The cradle 200 may include mechanical infrastructure for holding the electronic device securely within the pocket 201. In this embodiment, a spring actuated mechanical latch 204 is provided to hold the electronic device. The cradle 200 may further include electrical circuitry disposed within the cradle 200 for charging and/or communicating with the electronic device. For example, one application well suited for a cradle 200 in accordance with the invention is as a vehicular power adaptor for a mobile telephone. In such an application, the cradle 200 may include power conversion, charging or safety circuitry for supplying the electronic device with power. The cradle 200 may draw power from the vehicle through a power cord 205 coupled to the cradle. This power may then be delivered to the electronic device by a power connector 203 disposed within the pocket 201 of the cradle 200.

As shown, the pin 100 is disposed within the pocket 201. The pin 100 is capable of providing mechanical support to electronic devices that are not as thick as the pocket 201 is deep. The pin 100 is disposed within the cradle 200 such that the top 102, which represents a first end of the pin 100, projects through an aperture in the pocket 201. As will be explained in greater detail below, when the pin 100 is rotated in a first direction, the pin 100 moves farther into the pocket 201. When the pin 100 is rotated in the opposite direction, the top 102 of the pin 100 moves closer to the bottom 206 of the pocket 201.

Visual indicators 202 may be included to indicate in which rotational orientation the pin 100 should be for the particular electronic device. By rotating the pin 100 such that the notched groove 103 (illustrated in FIG. 2 as an arrow) aligns with a particular visual reference indicator, the user knows that the pin 100 protrudes into the pocket 201 at such an amount as to securely support his particular electronic device. In the application of a vehicular power adaptor for a portable telephone, one visual indicator may correspond to a phone having a thin, or slim, battery. A second visual indicator may correspond to a phone having a standard battery. A third visual indicator, which may mean that the end 102 of the pin 100 is flush with the bottom 206 of the pocket 201, may correspond to a phone having the thickest battery coupled thereto.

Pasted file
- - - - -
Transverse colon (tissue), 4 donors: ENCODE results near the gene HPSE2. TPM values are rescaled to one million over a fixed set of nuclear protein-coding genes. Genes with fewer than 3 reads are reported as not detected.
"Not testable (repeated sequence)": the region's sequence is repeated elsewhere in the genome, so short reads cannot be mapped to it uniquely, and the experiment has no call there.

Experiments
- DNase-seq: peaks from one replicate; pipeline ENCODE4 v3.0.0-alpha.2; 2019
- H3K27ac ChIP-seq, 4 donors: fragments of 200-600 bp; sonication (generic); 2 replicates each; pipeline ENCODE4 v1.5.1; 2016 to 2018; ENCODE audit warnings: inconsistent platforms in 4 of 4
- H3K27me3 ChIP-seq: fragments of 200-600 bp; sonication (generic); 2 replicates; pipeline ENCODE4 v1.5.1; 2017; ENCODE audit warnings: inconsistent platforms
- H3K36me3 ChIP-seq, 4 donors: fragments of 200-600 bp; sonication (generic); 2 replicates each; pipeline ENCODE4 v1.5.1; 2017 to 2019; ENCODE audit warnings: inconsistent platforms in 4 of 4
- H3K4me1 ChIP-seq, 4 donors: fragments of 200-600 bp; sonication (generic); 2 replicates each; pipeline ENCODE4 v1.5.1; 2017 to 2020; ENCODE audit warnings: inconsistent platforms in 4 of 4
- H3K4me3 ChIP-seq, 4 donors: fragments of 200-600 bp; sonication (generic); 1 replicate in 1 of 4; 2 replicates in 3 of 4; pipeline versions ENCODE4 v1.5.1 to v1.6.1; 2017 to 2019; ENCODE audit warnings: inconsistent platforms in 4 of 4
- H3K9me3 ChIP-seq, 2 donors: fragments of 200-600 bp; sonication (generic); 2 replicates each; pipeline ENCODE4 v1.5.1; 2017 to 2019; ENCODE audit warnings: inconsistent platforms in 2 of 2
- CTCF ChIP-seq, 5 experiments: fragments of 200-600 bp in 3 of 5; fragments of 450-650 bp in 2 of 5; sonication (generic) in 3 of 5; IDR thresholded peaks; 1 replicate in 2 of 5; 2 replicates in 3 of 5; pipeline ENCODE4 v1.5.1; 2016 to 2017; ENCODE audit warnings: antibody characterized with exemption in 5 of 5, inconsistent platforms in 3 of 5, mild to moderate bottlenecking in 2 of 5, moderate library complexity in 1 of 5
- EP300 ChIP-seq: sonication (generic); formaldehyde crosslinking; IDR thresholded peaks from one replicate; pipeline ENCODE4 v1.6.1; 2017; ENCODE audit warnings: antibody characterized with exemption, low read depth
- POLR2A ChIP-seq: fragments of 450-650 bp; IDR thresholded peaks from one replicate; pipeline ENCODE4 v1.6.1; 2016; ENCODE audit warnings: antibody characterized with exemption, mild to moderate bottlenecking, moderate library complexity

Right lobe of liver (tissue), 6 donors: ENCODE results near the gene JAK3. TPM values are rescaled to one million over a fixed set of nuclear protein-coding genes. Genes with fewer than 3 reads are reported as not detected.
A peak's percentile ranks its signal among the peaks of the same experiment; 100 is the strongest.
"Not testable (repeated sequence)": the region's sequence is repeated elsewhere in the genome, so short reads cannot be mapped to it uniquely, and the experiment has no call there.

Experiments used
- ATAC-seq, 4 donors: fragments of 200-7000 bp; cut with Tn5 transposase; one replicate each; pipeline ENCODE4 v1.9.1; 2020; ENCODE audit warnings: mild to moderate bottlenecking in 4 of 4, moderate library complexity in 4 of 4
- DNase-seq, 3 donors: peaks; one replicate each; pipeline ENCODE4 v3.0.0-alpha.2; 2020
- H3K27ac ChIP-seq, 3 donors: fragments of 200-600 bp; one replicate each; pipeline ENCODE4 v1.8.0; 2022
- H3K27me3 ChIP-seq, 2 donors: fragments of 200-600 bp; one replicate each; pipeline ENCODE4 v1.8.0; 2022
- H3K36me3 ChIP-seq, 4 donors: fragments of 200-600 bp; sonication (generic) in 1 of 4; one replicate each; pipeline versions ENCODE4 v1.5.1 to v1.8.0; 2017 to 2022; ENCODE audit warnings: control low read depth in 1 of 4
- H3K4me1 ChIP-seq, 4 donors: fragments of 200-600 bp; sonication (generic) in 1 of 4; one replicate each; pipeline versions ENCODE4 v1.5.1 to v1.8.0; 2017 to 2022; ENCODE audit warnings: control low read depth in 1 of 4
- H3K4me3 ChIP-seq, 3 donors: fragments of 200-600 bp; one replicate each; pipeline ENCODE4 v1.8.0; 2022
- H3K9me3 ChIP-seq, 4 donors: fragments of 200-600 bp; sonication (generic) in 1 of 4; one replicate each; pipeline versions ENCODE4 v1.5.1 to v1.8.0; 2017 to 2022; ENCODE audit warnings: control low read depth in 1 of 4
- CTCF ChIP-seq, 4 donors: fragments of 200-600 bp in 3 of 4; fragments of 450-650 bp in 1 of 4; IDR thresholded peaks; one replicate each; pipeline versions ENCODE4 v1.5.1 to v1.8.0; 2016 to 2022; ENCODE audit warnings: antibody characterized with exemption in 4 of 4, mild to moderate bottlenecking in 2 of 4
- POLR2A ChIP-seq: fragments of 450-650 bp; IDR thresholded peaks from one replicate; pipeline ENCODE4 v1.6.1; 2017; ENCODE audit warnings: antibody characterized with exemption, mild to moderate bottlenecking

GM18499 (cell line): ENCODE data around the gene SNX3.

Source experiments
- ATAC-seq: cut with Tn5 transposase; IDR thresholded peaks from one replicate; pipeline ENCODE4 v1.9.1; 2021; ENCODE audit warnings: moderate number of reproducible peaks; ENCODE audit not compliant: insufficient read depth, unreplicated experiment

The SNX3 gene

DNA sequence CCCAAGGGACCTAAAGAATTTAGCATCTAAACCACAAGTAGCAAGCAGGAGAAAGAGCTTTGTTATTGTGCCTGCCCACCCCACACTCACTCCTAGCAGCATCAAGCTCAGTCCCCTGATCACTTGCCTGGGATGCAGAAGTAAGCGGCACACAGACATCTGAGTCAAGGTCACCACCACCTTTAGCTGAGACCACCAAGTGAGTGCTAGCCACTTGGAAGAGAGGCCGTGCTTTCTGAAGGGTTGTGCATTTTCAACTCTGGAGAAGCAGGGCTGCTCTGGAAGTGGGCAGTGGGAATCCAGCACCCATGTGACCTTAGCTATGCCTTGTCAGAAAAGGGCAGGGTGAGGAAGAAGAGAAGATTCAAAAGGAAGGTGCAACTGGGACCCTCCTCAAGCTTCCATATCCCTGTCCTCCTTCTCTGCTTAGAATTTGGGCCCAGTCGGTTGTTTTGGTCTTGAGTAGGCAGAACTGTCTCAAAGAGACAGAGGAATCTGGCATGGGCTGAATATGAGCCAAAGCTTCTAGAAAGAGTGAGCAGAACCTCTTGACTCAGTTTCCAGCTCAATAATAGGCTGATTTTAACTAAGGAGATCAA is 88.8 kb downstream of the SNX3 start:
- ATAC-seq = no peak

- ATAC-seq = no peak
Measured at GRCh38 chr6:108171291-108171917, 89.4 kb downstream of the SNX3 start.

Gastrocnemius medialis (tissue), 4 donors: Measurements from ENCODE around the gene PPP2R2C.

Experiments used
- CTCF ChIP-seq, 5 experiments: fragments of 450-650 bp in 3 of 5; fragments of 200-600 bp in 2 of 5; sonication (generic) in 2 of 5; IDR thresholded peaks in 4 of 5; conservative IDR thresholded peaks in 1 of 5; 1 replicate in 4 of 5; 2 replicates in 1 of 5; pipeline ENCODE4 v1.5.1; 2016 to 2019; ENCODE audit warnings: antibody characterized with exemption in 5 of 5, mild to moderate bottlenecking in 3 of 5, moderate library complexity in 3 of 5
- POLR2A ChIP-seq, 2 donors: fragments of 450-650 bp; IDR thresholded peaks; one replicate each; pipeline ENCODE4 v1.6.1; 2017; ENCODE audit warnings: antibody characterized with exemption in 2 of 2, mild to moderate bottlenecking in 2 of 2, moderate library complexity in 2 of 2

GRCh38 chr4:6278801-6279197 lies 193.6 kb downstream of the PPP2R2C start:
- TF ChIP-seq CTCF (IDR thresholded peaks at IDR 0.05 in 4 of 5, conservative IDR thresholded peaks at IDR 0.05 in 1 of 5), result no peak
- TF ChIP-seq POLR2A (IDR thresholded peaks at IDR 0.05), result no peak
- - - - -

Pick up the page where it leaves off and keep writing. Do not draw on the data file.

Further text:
Turning now to FIG. 3, illustrated therein is a sectional view of one embodiment of a cradle 200 in accordance with the invention. As can be seen in this cut away view, the pin 100 has been disposed within the cradle 200 such that the end 102 of the pin 100 protrudes through an aperture 302 in the bottom 206 of the pocket 201. The pin 100 is disposed within a graduated base member 301.